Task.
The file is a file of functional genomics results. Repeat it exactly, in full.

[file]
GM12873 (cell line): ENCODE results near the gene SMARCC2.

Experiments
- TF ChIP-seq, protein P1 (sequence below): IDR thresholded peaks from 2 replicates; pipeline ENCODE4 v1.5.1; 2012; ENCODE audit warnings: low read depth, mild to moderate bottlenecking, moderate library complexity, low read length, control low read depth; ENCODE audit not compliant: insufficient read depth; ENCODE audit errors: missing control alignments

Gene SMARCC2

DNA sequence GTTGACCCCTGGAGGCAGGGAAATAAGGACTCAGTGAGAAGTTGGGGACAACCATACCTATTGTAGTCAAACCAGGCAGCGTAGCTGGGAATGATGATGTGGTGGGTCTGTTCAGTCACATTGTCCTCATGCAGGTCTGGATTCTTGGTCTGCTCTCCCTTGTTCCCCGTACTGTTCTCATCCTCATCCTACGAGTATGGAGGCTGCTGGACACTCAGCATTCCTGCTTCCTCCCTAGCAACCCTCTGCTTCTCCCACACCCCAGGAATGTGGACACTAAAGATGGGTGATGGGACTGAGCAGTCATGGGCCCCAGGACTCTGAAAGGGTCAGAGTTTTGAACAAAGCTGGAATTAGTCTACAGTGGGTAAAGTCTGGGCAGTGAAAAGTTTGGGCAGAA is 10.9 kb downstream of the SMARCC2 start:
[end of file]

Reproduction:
GM12873 (cell line): ENCODE results near the gene SMARCC2.

Experiments
- TF ChIP-seq, protein P1 (sequence below): IDR thresholded peaks from 2 replicates; pipeline ENCODE4 v1.5.1; 2012; ENCODE audit warnings: low read depth, mild to moderate bottlenecking, moderate library complexity, low read length, control low read depth; ENCODE audit not compliant: insufficient read depth; ENCODE audit errors: missing control alignments

Gene SMARCC2

DNA sequence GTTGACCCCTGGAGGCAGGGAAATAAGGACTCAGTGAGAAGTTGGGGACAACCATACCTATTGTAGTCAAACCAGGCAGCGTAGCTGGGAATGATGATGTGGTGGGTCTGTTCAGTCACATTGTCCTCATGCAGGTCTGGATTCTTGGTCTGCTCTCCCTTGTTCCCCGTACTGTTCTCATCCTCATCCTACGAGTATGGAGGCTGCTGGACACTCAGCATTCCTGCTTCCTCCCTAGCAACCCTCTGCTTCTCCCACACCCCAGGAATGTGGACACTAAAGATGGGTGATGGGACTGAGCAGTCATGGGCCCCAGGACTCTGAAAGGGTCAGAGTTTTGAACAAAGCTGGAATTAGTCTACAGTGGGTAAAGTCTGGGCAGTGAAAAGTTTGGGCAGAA is 10.9 kb downstream of the SMARCC2 start: